Friday, November 6, 2009

Inside the Walls: Detention Conditions

Stories from Detention - Week 4

Imagine that you are on your way to pick your son up at school and you run a red light. A police officer pulls you over and arrests you because he suspects that you are an undocumented immigrant. After processing, you are held in a local prison. The prison is overcrowded so, two days later, you are put in leg and belly chains and transferred to an immigration detention facility in a remote location in rural Texas. What do you do?

You don't know whether your son is safe. Your visa proving you are legally permitted to live in the United States is back at home in the drawer. Your blood pressure medication, which you need to take every day, is on the table at home too. You only have the $27 in your pocket when you were arrested. You are afraid that you will be deported.

Many of the 440,000 people who will be detained in the immigration detention system this year face situations similar to this one. They are caught up in a system that has weak guidelines and little oversight. Even their basic needs often go unmet.

The conditions in many immigration detention facilities are terrible. Detainees do not receive adequate health care, have trouble contacting their families, and are frequently transferred - without warning - to detention centers far away from their homes. In today's video clip, we will learn the story of a young immigrant woman who was placed in seven detention centers over three years.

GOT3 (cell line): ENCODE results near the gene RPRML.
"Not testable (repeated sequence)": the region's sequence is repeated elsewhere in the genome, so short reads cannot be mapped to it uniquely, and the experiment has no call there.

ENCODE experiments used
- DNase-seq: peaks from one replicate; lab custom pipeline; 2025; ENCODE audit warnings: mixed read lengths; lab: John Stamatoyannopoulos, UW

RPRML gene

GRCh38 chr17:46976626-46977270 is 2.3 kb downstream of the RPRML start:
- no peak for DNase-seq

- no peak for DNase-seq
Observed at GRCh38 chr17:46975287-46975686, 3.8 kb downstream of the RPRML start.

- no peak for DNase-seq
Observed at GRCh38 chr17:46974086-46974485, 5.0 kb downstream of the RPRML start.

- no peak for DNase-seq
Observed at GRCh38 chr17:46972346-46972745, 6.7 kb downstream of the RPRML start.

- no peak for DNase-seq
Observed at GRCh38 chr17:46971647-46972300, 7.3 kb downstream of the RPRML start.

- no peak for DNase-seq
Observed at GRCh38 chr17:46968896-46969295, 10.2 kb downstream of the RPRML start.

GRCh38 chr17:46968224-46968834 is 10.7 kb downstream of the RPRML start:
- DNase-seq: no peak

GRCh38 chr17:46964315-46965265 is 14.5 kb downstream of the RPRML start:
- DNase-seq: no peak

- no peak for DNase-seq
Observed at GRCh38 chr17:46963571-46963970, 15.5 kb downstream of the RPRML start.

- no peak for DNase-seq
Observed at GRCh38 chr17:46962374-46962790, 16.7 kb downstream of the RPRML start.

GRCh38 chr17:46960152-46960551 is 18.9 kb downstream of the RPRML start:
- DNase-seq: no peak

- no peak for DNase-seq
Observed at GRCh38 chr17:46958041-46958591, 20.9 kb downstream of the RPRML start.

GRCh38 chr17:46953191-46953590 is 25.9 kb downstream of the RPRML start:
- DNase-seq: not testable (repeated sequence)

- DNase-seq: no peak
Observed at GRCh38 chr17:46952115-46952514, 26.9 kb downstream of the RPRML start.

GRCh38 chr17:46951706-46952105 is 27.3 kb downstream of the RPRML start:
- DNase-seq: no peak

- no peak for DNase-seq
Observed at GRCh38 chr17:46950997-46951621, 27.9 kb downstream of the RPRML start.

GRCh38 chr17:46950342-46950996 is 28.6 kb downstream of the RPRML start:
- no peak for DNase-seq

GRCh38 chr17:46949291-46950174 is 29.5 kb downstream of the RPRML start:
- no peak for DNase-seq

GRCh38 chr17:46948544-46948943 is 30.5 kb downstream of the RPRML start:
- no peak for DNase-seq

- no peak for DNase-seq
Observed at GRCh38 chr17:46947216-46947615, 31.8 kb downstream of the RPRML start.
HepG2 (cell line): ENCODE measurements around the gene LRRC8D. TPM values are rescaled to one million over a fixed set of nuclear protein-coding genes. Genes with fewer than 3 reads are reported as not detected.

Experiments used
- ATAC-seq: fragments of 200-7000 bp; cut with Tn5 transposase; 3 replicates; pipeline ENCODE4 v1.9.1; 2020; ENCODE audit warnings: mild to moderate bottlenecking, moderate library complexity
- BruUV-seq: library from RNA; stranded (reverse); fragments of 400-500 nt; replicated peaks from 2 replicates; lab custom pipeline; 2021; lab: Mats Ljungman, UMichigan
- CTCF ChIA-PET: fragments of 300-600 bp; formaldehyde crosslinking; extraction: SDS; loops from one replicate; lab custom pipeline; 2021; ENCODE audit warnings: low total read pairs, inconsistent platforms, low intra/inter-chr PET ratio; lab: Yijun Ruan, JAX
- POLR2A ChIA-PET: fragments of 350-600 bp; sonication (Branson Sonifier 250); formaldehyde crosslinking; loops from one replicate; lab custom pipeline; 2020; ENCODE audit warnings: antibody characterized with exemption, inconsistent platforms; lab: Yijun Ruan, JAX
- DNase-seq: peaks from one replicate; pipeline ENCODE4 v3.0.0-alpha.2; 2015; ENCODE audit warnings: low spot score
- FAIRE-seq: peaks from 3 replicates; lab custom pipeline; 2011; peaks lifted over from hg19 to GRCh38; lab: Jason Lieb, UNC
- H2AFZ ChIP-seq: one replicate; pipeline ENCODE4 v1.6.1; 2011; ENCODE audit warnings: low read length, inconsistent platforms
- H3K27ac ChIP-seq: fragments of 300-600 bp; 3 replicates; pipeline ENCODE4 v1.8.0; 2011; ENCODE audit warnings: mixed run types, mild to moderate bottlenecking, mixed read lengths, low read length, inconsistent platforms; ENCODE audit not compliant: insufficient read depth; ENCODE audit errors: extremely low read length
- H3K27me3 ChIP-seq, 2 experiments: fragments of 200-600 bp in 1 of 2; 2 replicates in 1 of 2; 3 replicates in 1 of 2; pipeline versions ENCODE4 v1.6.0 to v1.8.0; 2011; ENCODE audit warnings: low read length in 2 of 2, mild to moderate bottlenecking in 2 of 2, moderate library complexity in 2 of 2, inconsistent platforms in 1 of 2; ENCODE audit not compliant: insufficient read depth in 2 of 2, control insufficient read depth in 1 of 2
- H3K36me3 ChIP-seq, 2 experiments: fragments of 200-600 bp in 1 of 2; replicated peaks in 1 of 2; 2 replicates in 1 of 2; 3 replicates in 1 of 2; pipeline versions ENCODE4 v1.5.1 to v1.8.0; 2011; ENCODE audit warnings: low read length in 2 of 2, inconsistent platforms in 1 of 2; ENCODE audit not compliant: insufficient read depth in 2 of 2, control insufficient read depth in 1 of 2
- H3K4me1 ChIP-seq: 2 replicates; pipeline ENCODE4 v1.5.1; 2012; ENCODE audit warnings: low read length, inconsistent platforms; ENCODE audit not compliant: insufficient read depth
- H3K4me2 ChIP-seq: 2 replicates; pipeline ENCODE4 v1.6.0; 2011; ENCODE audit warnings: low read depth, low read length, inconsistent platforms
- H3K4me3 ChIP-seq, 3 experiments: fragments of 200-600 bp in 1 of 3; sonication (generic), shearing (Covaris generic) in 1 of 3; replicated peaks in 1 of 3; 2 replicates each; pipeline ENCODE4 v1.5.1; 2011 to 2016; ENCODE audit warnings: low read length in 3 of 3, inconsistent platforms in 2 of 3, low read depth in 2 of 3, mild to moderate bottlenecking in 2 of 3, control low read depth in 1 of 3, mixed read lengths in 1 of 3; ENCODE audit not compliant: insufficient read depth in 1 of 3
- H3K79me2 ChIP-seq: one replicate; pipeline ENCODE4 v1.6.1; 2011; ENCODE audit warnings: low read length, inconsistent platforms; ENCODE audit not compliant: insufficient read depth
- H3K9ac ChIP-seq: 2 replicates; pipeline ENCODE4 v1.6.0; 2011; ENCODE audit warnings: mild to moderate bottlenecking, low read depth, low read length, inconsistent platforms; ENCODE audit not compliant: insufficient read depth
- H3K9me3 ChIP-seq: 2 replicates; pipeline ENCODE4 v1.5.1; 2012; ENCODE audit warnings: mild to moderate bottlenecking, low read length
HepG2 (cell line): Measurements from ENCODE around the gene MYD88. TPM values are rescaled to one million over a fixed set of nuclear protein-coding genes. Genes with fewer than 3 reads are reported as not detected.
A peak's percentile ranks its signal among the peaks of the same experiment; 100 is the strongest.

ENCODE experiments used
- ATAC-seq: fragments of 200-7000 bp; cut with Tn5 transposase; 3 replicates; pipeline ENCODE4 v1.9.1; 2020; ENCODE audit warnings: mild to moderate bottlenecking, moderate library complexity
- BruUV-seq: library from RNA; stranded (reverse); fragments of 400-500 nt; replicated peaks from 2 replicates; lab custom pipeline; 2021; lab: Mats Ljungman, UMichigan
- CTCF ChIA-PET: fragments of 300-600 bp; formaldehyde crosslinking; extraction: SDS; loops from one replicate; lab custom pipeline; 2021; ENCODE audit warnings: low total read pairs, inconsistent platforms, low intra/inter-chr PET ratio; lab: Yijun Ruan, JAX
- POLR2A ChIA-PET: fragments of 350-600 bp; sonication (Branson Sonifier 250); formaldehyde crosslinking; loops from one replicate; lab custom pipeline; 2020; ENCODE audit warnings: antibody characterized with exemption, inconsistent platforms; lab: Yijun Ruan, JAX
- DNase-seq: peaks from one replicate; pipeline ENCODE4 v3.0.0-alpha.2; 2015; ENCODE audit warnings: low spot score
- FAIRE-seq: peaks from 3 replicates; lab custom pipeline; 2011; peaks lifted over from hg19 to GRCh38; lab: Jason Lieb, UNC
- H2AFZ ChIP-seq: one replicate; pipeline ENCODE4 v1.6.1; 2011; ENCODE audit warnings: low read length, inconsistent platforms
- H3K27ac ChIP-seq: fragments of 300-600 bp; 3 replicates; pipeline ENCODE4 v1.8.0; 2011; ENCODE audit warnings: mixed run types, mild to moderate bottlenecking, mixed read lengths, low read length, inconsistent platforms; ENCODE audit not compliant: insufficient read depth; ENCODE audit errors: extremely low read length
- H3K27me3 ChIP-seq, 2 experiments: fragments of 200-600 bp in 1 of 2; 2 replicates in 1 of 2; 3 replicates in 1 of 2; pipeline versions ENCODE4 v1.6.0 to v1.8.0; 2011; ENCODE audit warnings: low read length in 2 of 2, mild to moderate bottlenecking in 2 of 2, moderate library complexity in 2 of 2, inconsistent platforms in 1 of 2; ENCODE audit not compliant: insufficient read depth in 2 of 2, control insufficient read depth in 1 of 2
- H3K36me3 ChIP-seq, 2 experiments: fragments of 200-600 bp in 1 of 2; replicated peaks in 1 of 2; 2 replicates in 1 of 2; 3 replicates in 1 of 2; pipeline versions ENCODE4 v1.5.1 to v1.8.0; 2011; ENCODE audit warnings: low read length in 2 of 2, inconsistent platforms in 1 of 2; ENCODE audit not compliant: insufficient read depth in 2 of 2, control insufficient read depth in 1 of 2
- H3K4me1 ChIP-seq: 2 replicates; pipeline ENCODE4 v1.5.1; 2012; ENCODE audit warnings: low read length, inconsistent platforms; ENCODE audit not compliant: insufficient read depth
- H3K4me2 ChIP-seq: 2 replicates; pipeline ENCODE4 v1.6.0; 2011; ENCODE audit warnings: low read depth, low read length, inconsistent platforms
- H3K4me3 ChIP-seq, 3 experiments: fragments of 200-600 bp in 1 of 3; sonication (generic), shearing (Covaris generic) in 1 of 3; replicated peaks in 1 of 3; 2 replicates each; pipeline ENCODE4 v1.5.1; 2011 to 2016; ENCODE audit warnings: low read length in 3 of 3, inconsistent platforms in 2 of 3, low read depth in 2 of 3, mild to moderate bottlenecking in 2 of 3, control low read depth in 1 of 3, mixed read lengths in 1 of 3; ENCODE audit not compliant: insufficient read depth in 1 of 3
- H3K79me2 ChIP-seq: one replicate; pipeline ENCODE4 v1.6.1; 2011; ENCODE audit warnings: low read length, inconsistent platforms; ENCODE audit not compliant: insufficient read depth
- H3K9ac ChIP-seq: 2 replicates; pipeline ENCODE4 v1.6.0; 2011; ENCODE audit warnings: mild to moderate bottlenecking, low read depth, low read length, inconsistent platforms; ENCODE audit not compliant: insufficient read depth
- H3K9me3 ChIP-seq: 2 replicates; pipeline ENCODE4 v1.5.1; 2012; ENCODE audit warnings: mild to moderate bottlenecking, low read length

Even though Agatha Joseph's daughter is a green card holder, she was detained for a minor offense on her record for which she had already paid a fine. In the last post in this series, we discussed how mandatory detention policies punish immigrants retroactively and disproportionately for minor crimes they have committed in the past.

This young woman was transferred to seven different facilities in three years. Such transfers are common and make it extremely difficult for immigrant detainees to stay in touch with their families and their lawyers. In addition, guards sometimes threaten to transfer detainees to another facility if they complain about conditions.

Frequent transfers also complicate medical treatment. Immigrant detainees find it very difficult to get any medical care at all, much less timely care for any illnesses or injuries. In addition, immigrant detainees who have experienced torture, abuse, or other trauma often also need mental health care. These detainees may suffer from post-traumatic stress disorder. They are actually at risk of re-traumatization while in detention, since the conditions in detention may remind them strongly of their past traumatic experiences.

Immigrant detainees face a number of other unreasonable restrictions while in detention, many of which amount to violations of human and civil rights. Just to give you a sense of the range of violations…

  • Over 57% of immigrant detainees are held in county or city prisons where they are mixed in with the local prison population. They are not adequately protected against physical, verbal, or sexual abuse. Many of these facilities are overcrowded as well.